August 3, 2021 -

As told to Shy Watson, 2521 words.

Tags: Writing, Mental health, Time management, Focus.

On knowing where to start

Writer Kristen Arnett on utilizing humor, understanding your characters, and propelling yourself forward.

I’m thinking about 7-Elesbian, your collection of tweets, and about how funny your novels are. I was wondering what function humor serves in your writing and/or life.

I think as I was getting older and started writing, humor naturally kind of fit into things I was doing, because the way I was able to figure out my own brain was quite often through jokes. Also coming out, and being self deprecating about my queerness in myself, it’s like it’s way easier to make a joke about something than it is to deal with an actual feeling.

It’s something I think many of us do, too, it’s just a way to kind of compartmentalize, and it’s just instead of having to deal with it, I can make a joke about it. And in my work, I think it’s done a lot of the same kind of stuff. Because I think about jokes as, like, how many different ways can I tell the same kind of joke and still derive some kind of pleasure from it. So on Twitter or something, I did raviolis for a while, and I did pet names that were kind of puns.

I loved those.

I was like, how many different ways can I tell this? Because it feels workshoppy almost for me. How many ways can I say something and finally figure out, this way is the way, or this is the thing that really works? Kind of hone a story down. The ways in which I think about humor are very similar to the ways I think about writing fiction in general.

I think sometimes it’s also a way in for my brain. Thinking about how a joke could work is a way for me to actually get into narrative and character development, and the actual thing that’s lying underneath that surface level joke. Maybe it’s because I’ve actually been personally trained to, I can’t deal with an emotion so I had to make a joke about it. Now I have to write fiction that way.

Very relatable. Speaking of your characters, sometimes, their qualities were so complex they almost seemed to contradict each other. Like how Monika’s thought of as “the bitch,” but she’s also the sentimental mom who will put Samson’s work up on the fridge. I think that this kind of characterization is a lot more real to life. I was wondering how you managed to find such range within your characters. How do you build them?

I think a lot of it is, as I’m writing, I feel like I’m discovering who those people are. It’s like getting to know anybody, you get stuck upfront when you first meet people. Like here’s how they’re presenting themselves to you, or here’s how I present myself to people I haven’t met before. But then through the course of actually getting to know a person, there’s these layers that are underneath, that you discover about people. That’s how I feel quite often, especially in novel work. It’s like peeling back the layers on an onion. Just like, oftentimes not beautiful.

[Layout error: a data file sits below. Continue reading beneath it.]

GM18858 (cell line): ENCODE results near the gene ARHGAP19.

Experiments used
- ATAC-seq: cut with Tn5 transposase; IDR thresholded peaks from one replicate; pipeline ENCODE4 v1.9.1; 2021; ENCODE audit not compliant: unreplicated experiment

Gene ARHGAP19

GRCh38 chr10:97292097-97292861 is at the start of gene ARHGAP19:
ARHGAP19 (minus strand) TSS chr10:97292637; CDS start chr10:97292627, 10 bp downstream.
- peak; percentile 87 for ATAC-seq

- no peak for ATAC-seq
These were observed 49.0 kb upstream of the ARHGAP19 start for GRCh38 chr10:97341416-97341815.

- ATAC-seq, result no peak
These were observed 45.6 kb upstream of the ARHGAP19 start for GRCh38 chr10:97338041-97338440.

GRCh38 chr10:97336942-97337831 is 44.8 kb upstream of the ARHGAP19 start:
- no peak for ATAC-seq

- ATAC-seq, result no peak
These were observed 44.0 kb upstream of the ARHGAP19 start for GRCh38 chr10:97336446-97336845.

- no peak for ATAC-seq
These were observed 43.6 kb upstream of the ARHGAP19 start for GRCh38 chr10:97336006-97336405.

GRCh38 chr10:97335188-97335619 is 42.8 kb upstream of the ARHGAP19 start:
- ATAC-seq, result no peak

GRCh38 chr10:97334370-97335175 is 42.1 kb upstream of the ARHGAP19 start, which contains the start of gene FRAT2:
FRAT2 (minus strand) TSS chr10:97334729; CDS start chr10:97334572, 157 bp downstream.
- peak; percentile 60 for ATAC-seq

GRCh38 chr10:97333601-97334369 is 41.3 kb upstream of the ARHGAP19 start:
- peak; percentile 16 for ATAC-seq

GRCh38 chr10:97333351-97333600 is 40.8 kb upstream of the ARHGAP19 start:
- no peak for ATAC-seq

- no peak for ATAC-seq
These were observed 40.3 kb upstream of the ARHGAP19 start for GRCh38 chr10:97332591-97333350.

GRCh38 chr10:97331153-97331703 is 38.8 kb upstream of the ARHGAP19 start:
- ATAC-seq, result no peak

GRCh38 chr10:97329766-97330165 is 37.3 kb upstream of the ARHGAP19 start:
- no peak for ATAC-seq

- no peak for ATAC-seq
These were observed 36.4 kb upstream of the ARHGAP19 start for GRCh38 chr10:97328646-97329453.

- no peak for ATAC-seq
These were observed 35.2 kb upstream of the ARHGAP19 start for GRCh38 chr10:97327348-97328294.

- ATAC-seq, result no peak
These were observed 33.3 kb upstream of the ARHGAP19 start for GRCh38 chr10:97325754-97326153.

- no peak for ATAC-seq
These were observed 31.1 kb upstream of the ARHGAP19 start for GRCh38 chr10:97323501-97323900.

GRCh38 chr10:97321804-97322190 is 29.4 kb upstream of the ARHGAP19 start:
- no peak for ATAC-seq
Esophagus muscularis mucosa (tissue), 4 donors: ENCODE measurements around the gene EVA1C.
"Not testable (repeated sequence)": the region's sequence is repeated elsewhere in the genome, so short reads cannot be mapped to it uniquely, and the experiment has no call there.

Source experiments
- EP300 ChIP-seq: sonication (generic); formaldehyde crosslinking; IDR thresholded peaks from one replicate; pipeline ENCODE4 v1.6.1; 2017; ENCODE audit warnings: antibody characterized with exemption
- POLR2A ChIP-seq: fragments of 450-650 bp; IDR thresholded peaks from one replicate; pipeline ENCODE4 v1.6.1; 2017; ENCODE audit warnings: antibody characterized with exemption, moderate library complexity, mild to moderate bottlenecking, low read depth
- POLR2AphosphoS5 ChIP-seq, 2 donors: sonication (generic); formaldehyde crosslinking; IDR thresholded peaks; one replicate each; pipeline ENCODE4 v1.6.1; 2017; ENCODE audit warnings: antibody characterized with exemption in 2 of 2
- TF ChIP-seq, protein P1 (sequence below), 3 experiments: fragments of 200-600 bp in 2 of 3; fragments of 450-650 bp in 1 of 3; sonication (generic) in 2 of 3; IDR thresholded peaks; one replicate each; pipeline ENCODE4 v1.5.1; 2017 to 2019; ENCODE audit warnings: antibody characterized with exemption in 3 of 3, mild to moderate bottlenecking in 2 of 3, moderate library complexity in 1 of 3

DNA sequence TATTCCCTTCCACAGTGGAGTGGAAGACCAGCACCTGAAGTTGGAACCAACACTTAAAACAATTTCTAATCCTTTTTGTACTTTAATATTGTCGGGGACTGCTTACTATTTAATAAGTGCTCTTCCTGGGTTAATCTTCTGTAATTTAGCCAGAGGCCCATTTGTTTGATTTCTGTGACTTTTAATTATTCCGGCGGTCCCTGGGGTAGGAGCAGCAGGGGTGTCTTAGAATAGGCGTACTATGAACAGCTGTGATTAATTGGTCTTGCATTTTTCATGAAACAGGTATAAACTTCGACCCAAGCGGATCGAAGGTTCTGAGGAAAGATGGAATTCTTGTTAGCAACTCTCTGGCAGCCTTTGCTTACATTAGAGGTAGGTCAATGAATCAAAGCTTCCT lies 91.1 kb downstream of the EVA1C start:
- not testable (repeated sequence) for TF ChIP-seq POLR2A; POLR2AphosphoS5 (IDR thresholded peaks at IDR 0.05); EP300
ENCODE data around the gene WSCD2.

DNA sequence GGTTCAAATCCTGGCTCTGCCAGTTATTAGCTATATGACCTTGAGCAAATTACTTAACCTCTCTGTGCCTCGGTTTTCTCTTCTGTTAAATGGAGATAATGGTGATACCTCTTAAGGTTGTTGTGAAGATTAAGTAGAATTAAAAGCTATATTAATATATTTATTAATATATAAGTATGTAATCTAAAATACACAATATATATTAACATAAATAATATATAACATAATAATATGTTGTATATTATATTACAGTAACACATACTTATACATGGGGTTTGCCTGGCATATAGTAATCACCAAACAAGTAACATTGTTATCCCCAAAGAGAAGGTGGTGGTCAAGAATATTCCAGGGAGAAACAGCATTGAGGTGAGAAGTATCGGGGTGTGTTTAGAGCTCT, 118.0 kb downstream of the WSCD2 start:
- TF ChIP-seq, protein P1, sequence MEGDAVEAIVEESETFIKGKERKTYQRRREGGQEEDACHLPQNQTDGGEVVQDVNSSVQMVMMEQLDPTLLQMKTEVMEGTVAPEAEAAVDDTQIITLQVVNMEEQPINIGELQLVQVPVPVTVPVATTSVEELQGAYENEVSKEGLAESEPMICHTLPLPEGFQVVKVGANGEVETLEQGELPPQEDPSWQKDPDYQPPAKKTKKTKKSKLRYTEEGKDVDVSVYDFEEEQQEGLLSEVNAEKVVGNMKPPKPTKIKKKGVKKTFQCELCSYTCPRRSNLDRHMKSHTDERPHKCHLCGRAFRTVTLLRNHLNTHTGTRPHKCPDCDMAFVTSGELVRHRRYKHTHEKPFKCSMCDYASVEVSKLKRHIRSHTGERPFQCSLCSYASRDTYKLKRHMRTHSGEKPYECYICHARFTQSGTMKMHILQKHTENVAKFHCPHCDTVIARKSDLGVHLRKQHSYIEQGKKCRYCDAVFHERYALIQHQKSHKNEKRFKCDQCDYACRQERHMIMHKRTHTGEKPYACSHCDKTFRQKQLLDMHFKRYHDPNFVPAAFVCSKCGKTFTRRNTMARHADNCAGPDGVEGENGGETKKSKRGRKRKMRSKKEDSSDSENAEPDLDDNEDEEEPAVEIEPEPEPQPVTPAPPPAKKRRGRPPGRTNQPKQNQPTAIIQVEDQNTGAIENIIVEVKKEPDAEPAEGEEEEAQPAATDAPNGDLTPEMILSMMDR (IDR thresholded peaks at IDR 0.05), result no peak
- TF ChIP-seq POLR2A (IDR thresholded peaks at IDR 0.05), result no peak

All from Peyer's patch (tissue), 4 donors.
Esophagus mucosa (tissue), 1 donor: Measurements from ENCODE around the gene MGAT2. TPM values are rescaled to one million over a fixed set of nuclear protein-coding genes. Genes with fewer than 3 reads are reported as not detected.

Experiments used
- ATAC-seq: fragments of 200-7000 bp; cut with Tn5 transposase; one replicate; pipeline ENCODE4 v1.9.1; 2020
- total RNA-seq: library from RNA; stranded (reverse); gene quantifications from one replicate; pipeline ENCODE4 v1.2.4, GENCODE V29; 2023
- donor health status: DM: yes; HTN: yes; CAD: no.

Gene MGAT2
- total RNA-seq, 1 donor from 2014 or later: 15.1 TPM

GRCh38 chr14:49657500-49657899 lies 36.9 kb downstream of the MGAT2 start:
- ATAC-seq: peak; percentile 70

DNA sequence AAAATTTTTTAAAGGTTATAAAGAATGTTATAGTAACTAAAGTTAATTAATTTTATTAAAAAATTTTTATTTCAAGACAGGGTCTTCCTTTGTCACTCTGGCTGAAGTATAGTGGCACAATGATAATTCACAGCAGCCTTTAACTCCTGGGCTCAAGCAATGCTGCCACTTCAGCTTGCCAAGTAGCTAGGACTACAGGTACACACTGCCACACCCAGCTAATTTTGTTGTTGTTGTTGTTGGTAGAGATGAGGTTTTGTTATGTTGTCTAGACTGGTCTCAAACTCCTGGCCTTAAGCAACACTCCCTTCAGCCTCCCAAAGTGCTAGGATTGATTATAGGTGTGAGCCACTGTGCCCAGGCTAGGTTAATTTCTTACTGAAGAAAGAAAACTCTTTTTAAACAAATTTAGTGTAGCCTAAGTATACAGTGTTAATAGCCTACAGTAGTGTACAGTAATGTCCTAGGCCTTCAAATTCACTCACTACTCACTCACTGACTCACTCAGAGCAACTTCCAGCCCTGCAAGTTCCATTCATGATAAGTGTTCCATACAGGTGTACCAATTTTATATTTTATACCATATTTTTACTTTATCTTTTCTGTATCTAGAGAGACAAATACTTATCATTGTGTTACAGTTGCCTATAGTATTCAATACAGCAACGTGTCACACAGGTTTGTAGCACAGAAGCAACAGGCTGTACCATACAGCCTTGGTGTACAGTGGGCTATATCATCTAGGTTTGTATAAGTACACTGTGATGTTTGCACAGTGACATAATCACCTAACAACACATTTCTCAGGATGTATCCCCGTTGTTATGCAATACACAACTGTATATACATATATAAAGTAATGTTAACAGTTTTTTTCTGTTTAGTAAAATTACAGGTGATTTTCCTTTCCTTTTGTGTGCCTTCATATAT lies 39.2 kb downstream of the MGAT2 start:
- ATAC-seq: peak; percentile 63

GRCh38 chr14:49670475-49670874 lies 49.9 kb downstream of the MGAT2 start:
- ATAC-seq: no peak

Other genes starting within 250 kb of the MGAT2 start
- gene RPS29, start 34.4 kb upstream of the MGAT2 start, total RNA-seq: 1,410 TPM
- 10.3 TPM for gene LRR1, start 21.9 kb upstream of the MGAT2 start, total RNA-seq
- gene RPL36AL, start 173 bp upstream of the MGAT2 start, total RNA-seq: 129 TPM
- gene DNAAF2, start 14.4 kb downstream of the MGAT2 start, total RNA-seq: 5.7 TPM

Makes you cry.

Right? You cry, it can smell, there’s just a lot going on. But I also think of myself as a person—I feel I contradict myself daily in what I think about things. Every time I feel like I’ve figured out something about myself, then I will definitely change my mind or unlearn it, or unknow it, because I have to learn something new. That, to me, feels very human. People are not static; we’re all constantly changing and growing, maybe in a good direction and maybe not in a great direction. Then we shift again.

When you’ve been in relationships with people, and it doesn’t have to be romantic, your brain has made decisions on who that person is, based on previous behavior or interactions. In With Teeth, Sammie has a lot of thoughts about herself as a person, she thinks she’s certain ways, then you see that she contradicts those things but then justifies those things.

I think truth, and especially in telling the timeline of events, is very subjective. Almost everybody has main character syndrome. In reality, even if you and someone else are both telling the same kind of story, it touches sometimes, but then quite often it veers.

True. I found the time jump in With Teeth really intriguing. I was wondering if you wrote the last bit first, then did the background? Or what your writing process was like, and how you draft a novel.

Well I never outline anything, which is maybe a good thing, or maybe terrible. Just as a person, I get bored with things and I’ll be like, “Okay I’m done with that now.” It’s probably my Sagittarius brain, it’s just like, “No.” I want to be surprised, because I feel if I’m not surprised with what’s going to happen, then my reader will be really bored. This book actually started off about Sammie, whose adult son, Samson, moves home because he’s had some kind of thing happen in his life. They’re living together in a house that has two adults. I was like, “What is this relationship like and how are they unpacking the stuff that’s informed their relationship with each other?”

But, like every other page I was going back into a memory. I was like, you know when you’re writing, you’re asking a reader to trust you and go in with you, and like, “Here’s a story I’m trying to tell you. Sit with me and experience it with me.” And on top of that, to have every other page go into a memory, it’s asking a reader to do too much. It usually means it’s not starting where it’s supposed to start. I was going into memory, so often. Into childhood, into when he was a teenager. I just scrapped it. It was like 40,000 words and I just chucked it.

I let myself think about it for a couple days. Then I was like, “What I need is to open on something that is going to be very active, and it’s going to tell me a lot about not just Samson, but about Sammie, and who she is as a mom.” So I was like, “Okay, I’m going to open on this attempt at child abduction. I’m going to open that way, and it’ll be pretty fast pace, and happen within the span of a few minutes, and is going to tell me who she is and how her relationship with her son functions in the grand scheme of the world.” As I was writing that, he thwarts this abduction, which is amazing because it’s like, “Oh God, something awful could’ve happened.” Something very, very bad could’ve happened.

Her reaction in that moment isn’t, Oh, thank God. It’s, Why did you try and get away from me? Why were you trying to leave me? What’s wrong with you? What’s wrong with me? What’s happening here? So I wrote from that opening. and then into the section of him being a fourth grader. And then reached a point where I needed to jump forward in time. Because fI wanted Samson to have more perspective. Because teenagers aren’t little kids. They’re starting to develop into who they are. Like, “Here’s who I’m going to be as an adult. I have my own mind, and I’m developing who I am as a person outside of my family. Maybe that’s not what you want me to be, but I’m vocal about it, and I’m becoming who I am.”